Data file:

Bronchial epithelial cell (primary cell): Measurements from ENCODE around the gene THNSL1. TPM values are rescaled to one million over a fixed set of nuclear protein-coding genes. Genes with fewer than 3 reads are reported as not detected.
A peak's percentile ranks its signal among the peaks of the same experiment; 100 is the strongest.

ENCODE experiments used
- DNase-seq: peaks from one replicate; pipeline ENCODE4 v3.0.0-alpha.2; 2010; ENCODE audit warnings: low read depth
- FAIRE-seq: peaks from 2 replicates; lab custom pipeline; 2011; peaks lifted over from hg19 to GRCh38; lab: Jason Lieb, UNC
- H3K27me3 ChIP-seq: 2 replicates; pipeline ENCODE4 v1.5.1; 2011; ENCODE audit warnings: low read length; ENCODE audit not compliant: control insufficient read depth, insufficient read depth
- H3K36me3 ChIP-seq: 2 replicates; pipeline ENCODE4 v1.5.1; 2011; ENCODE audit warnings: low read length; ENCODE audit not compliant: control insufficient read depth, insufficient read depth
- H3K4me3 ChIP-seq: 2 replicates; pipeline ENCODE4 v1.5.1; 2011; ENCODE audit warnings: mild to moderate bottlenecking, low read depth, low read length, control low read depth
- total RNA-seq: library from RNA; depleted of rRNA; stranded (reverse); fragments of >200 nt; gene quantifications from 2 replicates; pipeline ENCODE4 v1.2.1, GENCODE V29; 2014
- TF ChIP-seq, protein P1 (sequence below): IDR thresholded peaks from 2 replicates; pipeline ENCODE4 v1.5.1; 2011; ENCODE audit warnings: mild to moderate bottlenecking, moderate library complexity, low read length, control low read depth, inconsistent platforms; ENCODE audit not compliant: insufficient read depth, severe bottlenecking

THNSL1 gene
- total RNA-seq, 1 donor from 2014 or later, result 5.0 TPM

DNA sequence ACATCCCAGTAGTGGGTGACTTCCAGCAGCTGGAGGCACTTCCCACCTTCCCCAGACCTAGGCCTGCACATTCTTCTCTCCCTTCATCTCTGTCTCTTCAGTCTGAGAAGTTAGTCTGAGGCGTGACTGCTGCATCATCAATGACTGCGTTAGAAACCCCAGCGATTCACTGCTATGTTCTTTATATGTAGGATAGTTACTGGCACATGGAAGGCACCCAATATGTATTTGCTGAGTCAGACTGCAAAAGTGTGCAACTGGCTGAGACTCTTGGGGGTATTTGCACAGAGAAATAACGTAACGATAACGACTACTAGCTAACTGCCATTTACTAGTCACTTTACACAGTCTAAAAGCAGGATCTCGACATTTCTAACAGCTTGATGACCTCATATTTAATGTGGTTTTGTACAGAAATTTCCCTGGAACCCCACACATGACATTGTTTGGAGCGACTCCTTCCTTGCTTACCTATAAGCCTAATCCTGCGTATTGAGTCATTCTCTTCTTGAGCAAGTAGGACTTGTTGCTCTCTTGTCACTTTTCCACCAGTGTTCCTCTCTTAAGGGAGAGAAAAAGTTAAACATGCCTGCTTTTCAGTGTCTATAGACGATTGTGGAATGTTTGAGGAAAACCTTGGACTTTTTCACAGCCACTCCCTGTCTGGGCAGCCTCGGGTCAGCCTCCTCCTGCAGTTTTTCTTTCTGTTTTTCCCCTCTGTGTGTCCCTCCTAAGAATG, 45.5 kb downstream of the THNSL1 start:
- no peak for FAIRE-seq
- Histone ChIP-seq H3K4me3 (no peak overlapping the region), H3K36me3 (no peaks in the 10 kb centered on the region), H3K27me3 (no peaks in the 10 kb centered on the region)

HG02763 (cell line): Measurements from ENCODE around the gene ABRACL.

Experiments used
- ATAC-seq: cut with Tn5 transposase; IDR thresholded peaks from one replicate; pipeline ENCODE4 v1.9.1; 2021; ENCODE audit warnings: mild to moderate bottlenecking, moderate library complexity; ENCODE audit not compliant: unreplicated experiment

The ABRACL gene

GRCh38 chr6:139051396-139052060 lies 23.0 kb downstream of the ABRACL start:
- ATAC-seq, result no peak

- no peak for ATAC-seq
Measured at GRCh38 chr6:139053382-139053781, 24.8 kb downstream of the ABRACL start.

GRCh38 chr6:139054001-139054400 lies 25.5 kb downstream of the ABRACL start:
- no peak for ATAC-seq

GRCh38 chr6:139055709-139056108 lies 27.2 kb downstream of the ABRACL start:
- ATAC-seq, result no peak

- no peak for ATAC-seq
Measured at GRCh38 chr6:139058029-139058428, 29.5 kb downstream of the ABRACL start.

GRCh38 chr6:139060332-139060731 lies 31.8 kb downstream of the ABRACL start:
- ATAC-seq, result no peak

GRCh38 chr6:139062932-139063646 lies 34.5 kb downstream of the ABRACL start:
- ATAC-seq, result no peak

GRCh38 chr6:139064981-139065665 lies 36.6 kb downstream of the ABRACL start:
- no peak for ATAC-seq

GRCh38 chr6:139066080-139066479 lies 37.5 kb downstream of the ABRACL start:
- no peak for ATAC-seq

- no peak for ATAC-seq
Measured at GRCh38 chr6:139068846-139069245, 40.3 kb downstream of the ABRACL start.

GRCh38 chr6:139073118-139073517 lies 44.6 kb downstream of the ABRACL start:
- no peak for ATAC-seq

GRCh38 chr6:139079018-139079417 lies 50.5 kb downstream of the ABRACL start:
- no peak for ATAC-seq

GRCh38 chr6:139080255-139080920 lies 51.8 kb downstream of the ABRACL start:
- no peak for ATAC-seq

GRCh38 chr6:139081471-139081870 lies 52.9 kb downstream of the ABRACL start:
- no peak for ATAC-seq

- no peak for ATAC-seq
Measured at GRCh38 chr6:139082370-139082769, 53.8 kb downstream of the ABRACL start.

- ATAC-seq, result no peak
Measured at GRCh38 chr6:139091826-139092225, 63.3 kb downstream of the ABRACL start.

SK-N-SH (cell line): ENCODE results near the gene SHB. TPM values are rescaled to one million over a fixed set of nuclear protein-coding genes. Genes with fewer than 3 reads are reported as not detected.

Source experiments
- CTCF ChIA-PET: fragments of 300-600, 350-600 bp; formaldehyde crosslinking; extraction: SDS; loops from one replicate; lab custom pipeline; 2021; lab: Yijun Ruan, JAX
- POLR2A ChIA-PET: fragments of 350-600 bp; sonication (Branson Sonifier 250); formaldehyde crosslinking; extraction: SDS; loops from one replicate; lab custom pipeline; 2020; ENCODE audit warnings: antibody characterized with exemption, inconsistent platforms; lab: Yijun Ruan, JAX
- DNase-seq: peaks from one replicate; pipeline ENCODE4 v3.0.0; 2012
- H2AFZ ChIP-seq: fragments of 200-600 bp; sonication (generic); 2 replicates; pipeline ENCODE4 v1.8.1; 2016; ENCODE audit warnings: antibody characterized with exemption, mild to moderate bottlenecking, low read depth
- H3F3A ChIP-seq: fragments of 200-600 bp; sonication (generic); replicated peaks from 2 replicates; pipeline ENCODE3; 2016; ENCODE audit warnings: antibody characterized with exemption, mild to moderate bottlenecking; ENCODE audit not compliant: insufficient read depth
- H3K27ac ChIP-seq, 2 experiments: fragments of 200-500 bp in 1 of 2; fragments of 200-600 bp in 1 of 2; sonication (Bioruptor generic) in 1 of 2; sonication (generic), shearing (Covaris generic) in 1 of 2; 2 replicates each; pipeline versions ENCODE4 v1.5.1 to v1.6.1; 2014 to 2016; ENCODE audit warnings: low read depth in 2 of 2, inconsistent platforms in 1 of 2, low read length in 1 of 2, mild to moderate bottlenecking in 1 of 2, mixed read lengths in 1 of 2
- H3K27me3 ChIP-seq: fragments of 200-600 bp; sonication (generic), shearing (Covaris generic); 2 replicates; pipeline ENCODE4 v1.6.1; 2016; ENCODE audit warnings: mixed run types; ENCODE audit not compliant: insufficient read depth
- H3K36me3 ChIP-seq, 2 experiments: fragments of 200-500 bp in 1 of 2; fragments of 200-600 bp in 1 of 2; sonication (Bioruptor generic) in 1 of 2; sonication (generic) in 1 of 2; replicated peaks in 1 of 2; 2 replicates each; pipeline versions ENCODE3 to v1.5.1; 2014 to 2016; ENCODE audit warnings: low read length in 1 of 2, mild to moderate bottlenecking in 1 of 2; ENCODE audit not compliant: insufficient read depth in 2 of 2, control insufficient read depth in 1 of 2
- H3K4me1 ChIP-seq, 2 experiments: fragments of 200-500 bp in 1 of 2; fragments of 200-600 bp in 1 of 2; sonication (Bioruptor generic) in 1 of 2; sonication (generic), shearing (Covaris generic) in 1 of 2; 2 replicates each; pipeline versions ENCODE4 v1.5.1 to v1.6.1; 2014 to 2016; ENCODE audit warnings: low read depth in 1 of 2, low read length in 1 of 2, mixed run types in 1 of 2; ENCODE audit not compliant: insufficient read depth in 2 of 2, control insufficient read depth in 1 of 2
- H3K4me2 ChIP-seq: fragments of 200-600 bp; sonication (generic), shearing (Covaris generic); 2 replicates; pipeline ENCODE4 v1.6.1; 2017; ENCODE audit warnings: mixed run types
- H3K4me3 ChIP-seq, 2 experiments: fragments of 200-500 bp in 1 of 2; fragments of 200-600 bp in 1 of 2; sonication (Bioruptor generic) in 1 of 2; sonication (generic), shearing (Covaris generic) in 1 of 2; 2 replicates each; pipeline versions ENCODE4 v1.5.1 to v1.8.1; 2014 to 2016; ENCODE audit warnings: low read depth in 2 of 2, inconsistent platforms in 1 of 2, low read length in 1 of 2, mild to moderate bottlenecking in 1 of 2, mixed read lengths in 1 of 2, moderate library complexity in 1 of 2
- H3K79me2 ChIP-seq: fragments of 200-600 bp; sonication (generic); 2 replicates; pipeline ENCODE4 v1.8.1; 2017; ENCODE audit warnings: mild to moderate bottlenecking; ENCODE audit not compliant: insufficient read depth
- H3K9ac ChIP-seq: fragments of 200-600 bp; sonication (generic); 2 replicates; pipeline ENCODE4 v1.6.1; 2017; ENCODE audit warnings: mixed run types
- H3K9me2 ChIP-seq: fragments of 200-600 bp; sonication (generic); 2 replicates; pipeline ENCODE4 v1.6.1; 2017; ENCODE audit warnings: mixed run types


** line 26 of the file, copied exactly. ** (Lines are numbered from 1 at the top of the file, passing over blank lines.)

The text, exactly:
GRCh38 chr6:139055709-139056108 lies 27.2 kb downstream of the ABRACL start: